See also: dead, ill, shoe, waiting

Never speak ill of the dead.

Prov. You should not say bad things about dead people. Your Uncle Phil had a lot of faults, but there's no reason to talk about them now that he's gone. Never speak ill of the dead. I hate to speak ill of the dead, but Amy was a mean woman, God rest her soul.
See also: dead, ill, never, of, speak

speak ill of someone

to say something bad about someone. I refuse to speak ill of any of my friends. Max speaks ill of no one and refuses to repeat gossip.
See also: ill, of, speak

woman of ill repute

Euph. a prostitute. His favorite companion was a woman of ill repute. If you can't be faithful to your husband, you're no better than a woman of ill repute.
See also: ill, of, repute, woman

ill at ease

worried and uncomfortable The old gentleman obviously felt ill at ease while he waited to have his hair cut.
Opposite of: at ease
See also: ease, ill

be ill at ease

to feel anxious or embarrassed (often + with ) He always felt a little ill at ease with strangers. (sometimes + in ) The girl behind the bar looked ill at ease in her uniform.
See also: ease, ill

It's an ill wind (that blows nobody any good).

something that you say which means most bad things that happen have a good result for someone But it's an ill wind. The wettest June in history has replenished the reservoirs.
See also: ill, wind

augur well for

Also, augur ill for; bode well or ill for . Have good (or bad) expectations for someone or something. For example, John's recovery from surgery augurs well for the team and The Republican victory in the Congressional elections bodes ill for affirmative action. The verb augur is derived from the Latin word for "soothsayer" (predictor of the future), a meaning perpetuated in this phrase and so used since the late 1700s. The verb bode comes from the Old English bodian, meaning "to announce or foretell," and is rarely heard today except in this idiom, which dates from about 1700.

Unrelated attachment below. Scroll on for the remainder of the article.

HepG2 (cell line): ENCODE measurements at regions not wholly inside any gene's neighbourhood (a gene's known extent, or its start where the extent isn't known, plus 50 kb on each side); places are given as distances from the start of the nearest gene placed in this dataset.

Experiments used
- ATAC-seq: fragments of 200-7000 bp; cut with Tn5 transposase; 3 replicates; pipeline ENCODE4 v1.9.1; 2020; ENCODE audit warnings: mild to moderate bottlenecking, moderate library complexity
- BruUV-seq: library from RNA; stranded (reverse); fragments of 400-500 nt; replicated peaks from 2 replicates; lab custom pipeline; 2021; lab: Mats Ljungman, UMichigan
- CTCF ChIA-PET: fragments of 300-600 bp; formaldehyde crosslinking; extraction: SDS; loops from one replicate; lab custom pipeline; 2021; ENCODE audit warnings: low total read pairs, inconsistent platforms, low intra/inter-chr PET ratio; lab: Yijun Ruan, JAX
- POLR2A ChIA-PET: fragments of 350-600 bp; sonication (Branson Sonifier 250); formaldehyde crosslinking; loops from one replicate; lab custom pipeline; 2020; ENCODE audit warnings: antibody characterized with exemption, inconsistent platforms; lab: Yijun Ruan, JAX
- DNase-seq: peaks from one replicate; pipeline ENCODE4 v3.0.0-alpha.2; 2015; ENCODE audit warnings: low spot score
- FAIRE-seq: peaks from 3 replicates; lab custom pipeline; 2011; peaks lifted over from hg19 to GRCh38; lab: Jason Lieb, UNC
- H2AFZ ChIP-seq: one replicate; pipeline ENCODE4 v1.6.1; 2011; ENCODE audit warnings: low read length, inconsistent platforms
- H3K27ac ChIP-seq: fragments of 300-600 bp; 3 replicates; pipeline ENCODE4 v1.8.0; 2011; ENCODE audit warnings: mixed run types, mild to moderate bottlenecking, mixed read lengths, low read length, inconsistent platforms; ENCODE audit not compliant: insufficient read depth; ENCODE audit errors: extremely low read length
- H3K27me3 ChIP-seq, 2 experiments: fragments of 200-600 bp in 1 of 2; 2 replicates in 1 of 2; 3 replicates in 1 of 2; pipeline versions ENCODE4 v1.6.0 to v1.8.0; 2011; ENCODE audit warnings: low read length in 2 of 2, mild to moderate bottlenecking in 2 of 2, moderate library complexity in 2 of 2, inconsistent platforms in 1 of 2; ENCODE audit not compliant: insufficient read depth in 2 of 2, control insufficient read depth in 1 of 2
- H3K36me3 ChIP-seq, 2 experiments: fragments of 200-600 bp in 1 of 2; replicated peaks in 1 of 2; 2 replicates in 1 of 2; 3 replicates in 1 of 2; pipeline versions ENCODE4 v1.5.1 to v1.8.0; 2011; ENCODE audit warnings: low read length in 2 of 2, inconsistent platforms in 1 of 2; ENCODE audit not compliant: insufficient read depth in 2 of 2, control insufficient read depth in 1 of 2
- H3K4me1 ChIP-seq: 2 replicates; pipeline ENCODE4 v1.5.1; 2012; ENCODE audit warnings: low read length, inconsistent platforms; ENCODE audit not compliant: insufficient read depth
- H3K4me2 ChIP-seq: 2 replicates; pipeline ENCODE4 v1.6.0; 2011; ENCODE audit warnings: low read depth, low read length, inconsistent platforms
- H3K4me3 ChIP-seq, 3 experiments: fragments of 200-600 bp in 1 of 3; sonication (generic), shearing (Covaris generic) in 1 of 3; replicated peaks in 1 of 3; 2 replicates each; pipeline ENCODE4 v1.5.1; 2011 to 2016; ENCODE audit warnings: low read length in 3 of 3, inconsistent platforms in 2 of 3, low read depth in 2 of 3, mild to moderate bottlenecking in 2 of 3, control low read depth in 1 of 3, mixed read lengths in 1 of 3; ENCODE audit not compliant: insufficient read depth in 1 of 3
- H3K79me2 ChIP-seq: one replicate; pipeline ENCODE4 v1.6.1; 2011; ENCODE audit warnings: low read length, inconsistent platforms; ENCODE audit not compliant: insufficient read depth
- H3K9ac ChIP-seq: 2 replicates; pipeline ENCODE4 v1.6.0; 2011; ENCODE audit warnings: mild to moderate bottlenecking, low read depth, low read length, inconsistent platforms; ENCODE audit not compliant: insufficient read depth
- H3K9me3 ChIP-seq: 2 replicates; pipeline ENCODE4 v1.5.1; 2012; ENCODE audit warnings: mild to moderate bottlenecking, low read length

See also: well

get sick

1. Also, take sick or ill . Become ill, as in It's just my luck to get sick on vacation, or When was she taken ill? [Ninth century]
2. Become disgusted, as in We got sick as we learned how much money was wasted, or I get sick when I hear about his debts. [Early 1500s] Also see make one sick.
3. Also, get sick to one's stomach; be sick. Become nauseated, vomit, as in If you eat any more candy you'll get sick, or Sick to her stomach every morning? She must be pregnant. [Early 1600s]
See also: get, sick

ill at ease

Uncomfortable, uneasy, as in Large parties made him feel ill at ease. [c. 1300] For an antonym, see at ease.
See also: ease, ill

ill-gotten gains

Benefits obtained in an evil manner or by dishonest means, as in They duped their senile uncle into leaving them a fortune and are now enjoying their ill-gotten gains . [Mid-1800s]
See also: gain

ill wind that blows no one any good, it's an

A loss or misfortune usually benefits someone. For example, They lost everything when that old shed burned down, but they got rid of a lot of junk as well-it's an ill wind . This expression appeared in John Heywood's 1546 proverb collection and remains so well known that it is often shortened. It also gave rise to a much-quoted pun about the difficulty of playing the oboe, describing the instrument as an ill wind that nobody blows good.
See also: any, blow, ill, one, wind


1. mod. lame; dull; bad. That broad is truly ill and has a face that would stop a clock.
2. and illing and illin’ mod. excellent; cool. We had an ill time at your party. Loved it!


See ill
See also: ill

ill at ease

Anxious or unsure; uneasy: The stranger made me feel ill at ease.
See also: ease, ill